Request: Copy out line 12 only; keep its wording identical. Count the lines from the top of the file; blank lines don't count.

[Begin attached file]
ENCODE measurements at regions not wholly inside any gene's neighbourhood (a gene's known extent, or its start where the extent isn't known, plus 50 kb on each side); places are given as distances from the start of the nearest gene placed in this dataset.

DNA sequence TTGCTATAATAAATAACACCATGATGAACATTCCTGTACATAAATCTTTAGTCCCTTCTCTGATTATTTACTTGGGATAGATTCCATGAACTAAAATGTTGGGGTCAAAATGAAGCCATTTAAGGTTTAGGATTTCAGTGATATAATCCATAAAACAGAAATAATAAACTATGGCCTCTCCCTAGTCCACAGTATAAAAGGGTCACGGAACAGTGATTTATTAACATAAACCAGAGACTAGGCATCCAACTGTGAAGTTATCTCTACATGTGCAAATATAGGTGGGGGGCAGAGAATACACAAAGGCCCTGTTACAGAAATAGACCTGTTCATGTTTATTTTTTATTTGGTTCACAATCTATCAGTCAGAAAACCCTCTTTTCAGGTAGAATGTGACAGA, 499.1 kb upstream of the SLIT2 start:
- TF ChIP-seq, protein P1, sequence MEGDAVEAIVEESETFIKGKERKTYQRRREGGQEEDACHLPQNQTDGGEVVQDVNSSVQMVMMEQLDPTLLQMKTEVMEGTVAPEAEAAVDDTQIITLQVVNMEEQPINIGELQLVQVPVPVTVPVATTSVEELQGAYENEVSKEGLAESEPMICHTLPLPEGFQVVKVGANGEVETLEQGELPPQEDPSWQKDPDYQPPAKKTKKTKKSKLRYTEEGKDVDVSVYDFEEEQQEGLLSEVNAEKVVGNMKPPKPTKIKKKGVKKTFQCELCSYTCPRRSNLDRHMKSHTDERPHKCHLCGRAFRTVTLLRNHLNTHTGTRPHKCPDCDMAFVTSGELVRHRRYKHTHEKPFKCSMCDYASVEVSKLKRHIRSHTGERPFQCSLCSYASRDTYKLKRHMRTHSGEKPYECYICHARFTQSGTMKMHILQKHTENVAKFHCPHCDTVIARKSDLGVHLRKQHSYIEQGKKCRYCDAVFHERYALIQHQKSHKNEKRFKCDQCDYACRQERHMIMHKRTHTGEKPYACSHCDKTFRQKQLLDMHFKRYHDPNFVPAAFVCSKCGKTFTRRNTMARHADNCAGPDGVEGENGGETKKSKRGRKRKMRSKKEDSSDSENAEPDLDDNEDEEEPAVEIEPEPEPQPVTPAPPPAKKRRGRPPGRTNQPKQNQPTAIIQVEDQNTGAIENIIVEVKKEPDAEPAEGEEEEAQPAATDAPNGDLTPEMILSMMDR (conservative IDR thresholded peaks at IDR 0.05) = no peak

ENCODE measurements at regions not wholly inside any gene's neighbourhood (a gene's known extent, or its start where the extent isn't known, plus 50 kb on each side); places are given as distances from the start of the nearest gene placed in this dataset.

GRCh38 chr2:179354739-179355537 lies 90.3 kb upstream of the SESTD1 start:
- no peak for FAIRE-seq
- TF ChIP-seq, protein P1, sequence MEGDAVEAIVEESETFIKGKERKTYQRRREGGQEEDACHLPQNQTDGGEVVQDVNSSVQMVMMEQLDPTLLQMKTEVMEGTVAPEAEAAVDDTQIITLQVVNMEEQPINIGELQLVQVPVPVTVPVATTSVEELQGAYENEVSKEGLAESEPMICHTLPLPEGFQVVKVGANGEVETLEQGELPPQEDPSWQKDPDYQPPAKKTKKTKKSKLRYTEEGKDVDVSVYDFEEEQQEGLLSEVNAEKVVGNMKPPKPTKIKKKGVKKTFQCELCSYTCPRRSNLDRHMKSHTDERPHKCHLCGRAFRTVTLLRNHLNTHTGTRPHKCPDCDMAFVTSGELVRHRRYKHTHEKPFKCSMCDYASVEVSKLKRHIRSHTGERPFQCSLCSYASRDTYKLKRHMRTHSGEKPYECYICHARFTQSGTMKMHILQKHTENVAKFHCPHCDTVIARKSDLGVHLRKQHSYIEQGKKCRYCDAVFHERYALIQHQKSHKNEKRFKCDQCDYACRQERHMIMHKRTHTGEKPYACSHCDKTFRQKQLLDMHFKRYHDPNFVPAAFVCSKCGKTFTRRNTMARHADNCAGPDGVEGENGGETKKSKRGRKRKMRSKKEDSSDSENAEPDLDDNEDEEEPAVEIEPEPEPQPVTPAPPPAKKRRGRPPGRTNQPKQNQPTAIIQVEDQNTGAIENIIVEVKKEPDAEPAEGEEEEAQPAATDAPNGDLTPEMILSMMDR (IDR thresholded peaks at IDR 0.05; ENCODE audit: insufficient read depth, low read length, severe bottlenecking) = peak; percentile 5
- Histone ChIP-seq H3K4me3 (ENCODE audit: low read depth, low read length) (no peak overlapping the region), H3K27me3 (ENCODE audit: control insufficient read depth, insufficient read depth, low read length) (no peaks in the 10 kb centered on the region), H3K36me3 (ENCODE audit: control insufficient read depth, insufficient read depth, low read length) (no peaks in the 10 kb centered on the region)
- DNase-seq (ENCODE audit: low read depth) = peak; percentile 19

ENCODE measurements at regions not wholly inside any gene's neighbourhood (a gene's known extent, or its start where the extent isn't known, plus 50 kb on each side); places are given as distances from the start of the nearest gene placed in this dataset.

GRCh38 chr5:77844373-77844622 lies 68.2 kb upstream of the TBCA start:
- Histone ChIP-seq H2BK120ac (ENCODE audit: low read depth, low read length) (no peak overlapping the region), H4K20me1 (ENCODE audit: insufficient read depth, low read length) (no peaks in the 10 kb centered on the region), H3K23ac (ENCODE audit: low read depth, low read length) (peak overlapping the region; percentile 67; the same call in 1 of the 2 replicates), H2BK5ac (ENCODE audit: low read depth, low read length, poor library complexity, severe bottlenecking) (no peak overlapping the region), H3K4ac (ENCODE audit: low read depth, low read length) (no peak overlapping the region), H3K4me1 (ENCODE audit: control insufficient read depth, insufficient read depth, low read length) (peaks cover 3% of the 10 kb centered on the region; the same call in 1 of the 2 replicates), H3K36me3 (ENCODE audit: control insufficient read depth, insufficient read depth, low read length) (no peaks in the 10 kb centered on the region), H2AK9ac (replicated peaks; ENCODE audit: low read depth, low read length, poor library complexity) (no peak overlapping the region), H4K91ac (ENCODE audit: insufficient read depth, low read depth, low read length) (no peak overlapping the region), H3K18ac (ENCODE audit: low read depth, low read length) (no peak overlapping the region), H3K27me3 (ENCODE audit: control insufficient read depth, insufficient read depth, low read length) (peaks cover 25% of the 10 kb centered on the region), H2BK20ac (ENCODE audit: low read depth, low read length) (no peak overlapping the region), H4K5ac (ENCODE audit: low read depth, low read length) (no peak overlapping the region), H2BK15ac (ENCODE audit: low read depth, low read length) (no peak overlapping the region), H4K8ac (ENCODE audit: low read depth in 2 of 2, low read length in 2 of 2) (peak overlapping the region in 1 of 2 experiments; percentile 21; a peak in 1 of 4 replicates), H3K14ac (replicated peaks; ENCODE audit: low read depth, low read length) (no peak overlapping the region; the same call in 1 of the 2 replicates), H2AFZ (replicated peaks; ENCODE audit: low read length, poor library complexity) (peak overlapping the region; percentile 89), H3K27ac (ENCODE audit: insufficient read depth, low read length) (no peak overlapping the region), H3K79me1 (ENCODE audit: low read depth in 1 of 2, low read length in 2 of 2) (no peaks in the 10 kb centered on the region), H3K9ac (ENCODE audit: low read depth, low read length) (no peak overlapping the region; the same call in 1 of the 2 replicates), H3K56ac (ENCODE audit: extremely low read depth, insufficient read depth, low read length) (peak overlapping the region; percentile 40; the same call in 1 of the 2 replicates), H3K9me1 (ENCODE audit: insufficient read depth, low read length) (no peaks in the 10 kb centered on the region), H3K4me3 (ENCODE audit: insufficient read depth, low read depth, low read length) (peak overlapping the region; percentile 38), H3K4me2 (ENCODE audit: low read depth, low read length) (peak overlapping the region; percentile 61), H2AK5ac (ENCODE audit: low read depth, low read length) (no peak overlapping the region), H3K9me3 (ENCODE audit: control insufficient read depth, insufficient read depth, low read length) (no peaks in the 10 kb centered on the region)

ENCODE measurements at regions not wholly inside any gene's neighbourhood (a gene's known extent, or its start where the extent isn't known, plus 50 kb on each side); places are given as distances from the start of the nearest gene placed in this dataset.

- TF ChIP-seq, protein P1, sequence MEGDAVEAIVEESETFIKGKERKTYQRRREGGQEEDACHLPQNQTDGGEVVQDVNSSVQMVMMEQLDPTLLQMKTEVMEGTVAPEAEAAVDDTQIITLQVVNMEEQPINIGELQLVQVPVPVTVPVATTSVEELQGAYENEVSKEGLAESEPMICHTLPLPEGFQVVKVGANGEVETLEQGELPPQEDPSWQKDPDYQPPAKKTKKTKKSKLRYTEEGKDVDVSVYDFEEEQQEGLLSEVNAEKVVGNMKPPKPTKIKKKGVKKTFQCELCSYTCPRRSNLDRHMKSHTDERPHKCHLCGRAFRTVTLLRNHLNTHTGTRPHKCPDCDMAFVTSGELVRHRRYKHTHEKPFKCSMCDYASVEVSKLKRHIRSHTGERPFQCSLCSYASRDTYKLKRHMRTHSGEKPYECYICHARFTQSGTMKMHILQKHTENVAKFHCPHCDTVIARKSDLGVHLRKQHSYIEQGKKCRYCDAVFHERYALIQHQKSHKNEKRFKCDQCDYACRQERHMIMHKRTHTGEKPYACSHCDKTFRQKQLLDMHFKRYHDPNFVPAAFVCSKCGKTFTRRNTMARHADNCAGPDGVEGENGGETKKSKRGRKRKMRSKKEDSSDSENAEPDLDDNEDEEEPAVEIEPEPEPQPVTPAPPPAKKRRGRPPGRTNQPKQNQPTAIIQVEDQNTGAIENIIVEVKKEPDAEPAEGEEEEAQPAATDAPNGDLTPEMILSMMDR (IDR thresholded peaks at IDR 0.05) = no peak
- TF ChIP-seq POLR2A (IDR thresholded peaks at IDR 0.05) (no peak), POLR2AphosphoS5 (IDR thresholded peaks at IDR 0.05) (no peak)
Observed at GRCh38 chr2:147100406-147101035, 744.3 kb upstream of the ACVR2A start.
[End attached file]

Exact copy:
- Histone ChIP-seq H2BK120ac (ENCODE audit: low read depth, low read length) (no peak overlapping the region), H4K20me1 (ENCODE audit: insufficient read depth, low read length) (no peaks in the 10 kb centered on the region), H3K23ac (ENCODE audit: low read depth, low read length) (peak overlapping the region; percentile 67; the same call in 1 of the 2 replicates), H2BK5ac (ENCODE audit: low read depth, low read length, poor library complexity, severe bottlenecking) (no peak overlapping the region), H3K4ac (ENCODE audit: low read depth, low read length) (no peak overlapping the region), H3K4me1 (ENCODE audit: control insufficient read depth, insufficient read depth, low read length) (peaks cover 3% of the 10 kb centered on the region; the same call in 1 of the 2 replicates), H3K36me3 (ENCODE audit: control insufficient read depth, insufficient read depth, low read length) (no peaks in the 10 kb centered on the region), H2AK9ac (replicated peaks; ENCODE audit: low read depth, low read length, poor library complexity) (no peak overlapping the region), H4K91ac (ENCODE audit: insufficient read depth, low read depth, low read length) (no peak overlapping the region), H3K18ac (ENCODE audit: low read depth, low read length) (no peak overlapping the region), H3K27me3 (ENCODE audit: control insufficient read depth, insufficient read depth, low read length) (peaks cover 25% of the 10 kb centered on the region), H2BK20ac (ENCODE audit: low read depth, low read length) (no peak overlapping the region), H4K5ac (ENCODE audit: low read depth, low read length) (no peak overlapping the region), H2BK15ac (ENCODE audit: low read depth, low read length) (no peak overlapping the region), H4K8ac (ENCODE audit: low read depth in 2 of 2, low read length in 2 of 2) (peak overlapping the region in 1 of 2 experiments; percentile 21; a peak in 1 of 4 replicates), H3K14ac (replicated peaks; ENCODE audit: low read depth, low read length) (no peak overlapping the region; the same call in 1 of the 2 replicates), H2AFZ (replicated peaks; ENCODE audit: low read length, poor library complexity) (peak overlapping the region; percentile 89), H3K27ac (ENCODE audit: insufficient read depth, low read length) (no peak overlapping the region), H3K79me1 (ENCODE audit: low read depth in 1 of 2, low read length in 2 of 2) (no peaks in the 10 kb centered on the region), H3K9ac (ENCODE audit: low read depth, low read length) (no peak overlapping the region; the same call in 1 of the 2 replicates), H3K56ac (ENCODE audit: extremely low read depth, insufficient read depth, low read length) (peak overlapping the region; percentile 40; the same call in 1 of the 2 replicates), H3K9me1 (ENCODE audit: insufficient read depth, low read length) (no peaks in the 10 kb centered on the region), H3K4me3 (ENCODE audit: insufficient read depth, low read depth, low read length) (peak overlapping the region; percentile 38), H3K4me2 (ENCODE audit: low read depth, low read length) (peak overlapping the region; percentile 61), H2AK5ac (ENCODE audit: low read depth, low read length) (no peak overlapping the region), H3K9me3 (ENCODE audit: control insufficient read depth, insufficient read depth, low read length) (no peaks in the 10 kb centered on the region)